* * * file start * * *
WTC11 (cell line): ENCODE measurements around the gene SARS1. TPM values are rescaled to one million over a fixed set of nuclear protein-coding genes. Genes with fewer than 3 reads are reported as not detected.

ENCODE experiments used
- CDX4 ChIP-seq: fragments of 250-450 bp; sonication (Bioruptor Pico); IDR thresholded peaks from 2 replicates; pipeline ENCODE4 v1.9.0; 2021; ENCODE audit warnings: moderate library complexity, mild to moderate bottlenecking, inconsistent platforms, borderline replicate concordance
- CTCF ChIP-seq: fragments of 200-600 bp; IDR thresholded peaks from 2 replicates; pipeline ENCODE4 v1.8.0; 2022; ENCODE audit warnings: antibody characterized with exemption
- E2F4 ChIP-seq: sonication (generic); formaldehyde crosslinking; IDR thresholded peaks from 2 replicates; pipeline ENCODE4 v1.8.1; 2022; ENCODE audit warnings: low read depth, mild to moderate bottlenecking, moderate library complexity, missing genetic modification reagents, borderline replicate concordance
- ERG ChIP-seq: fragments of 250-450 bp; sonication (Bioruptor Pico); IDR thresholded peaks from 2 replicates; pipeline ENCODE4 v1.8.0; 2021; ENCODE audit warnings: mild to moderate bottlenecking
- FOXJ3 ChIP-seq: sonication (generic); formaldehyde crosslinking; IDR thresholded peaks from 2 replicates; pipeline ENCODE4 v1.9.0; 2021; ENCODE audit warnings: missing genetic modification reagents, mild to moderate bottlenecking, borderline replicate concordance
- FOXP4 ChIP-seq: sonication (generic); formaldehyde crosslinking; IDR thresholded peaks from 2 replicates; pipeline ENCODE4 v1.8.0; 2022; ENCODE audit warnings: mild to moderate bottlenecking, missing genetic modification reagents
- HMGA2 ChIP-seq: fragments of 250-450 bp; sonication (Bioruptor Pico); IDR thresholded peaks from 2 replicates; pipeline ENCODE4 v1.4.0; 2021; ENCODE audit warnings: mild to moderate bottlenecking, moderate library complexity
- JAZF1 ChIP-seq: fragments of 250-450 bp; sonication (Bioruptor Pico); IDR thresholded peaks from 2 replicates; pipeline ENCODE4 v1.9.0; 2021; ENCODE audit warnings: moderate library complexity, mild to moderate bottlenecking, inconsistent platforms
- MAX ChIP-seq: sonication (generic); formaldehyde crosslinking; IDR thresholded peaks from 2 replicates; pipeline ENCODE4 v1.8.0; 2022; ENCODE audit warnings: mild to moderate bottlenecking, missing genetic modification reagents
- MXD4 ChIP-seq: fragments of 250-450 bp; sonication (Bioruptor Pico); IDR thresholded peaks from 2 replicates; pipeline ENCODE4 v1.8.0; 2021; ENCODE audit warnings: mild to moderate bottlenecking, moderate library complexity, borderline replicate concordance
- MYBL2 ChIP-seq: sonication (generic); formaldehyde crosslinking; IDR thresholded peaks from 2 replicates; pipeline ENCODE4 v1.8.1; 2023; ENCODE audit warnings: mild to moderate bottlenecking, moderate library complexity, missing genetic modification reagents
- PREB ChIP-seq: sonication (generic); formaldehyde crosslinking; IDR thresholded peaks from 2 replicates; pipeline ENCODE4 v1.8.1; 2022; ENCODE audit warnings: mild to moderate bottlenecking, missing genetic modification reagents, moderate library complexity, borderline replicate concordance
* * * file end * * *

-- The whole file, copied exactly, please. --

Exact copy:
WTC11 (cell line): ENCODE measurements around the gene SARS1. TPM values are rescaled to one million over a fixed set of nuclear protein-coding genes. Genes with fewer than 3 reads are reported as not detected.

ENCODE experiments used
- CDX4 ChIP-seq: fragments of 250-450 bp; sonication (Bioruptor Pico); IDR thresholded peaks from 2 replicates; pipeline ENCODE4 v1.9.0; 2021; ENCODE audit warnings: moderate library complexity, mild to moderate bottlenecking, inconsistent platforms, borderline replicate concordance
- CTCF ChIP-seq: fragments of 200-600 bp; IDR thresholded peaks from 2 replicates; pipeline ENCODE4 v1.8.0; 2022; ENCODE audit warnings: antibody characterized with exemption
- E2F4 ChIP-seq: sonication (generic); formaldehyde crosslinking; IDR thresholded peaks from 2 replicates; pipeline ENCODE4 v1.8.1; 2022; ENCODE audit warnings: low read depth, mild to moderate bottlenecking, moderate library complexity, missing genetic modification reagents, borderline replicate concordance
- ERG ChIP-seq: fragments of 250-450 bp; sonication (Bioruptor Pico); IDR thresholded peaks from 2 replicates; pipeline ENCODE4 v1.8.0; 2021; ENCODE audit warnings: mild to moderate bottlenecking
- FOXJ3 ChIP-seq: sonication (generic); formaldehyde crosslinking; IDR thresholded peaks from 2 replicates; pipeline ENCODE4 v1.9.0; 2021; ENCODE audit warnings: missing genetic modification reagents, mild to moderate bottlenecking, borderline replicate concordance
- FOXP4 ChIP-seq: sonication (generic); formaldehyde crosslinking; IDR thresholded peaks from 2 replicates; pipeline ENCODE4 v1.8.0; 2022; ENCODE audit warnings: mild to moderate bottlenecking, missing genetic modification reagents
- HMGA2 ChIP-seq: fragments of 250-450 bp; sonication (Bioruptor Pico); IDR thresholded peaks from 2 replicates; pipeline ENCODE4 v1.4.0; 2021; ENCODE audit warnings: mild to moderate bottlenecking, moderate library complexity
- JAZF1 ChIP-seq: fragments of 250-450 bp; sonication (Bioruptor Pico); IDR thresholded peaks from 2 replicates; pipeline ENCODE4 v1.9.0; 2021; ENCODE audit warnings: moderate library complexity, mild to moderate bottlenecking, inconsistent platforms
- MAX ChIP-seq: sonication (generic); formaldehyde crosslinking; IDR thresholded peaks from 2 replicates; pipeline ENCODE4 v1.8.0; 2022; ENCODE audit warnings: mild to moderate bottlenecking, missing genetic modification reagents
- MXD4 ChIP-seq: fragments of 250-450 bp; sonication (Bioruptor Pico); IDR thresholded peaks from 2 replicates; pipeline ENCODE4 v1.8.0; 2021; ENCODE audit warnings: mild to moderate bottlenecking, moderate library complexity, borderline replicate concordance
- MYBL2 ChIP-seq: sonication (generic); formaldehyde crosslinking; IDR thresholded peaks from 2 replicates; pipeline ENCODE4 v1.8.1; 2023; ENCODE audit warnings: mild to moderate bottlenecking, moderate library complexity, missing genetic modification reagents
- PREB ChIP-seq: sonication (generic); formaldehyde crosslinking; IDR thresholded peaks from 2 replicates; pipeline ENCODE4 v1.8.1; 2022; ENCODE audit warnings: mild to moderate bottlenecking, missing genetic modification reagents, moderate library complexity, borderline replicate concordance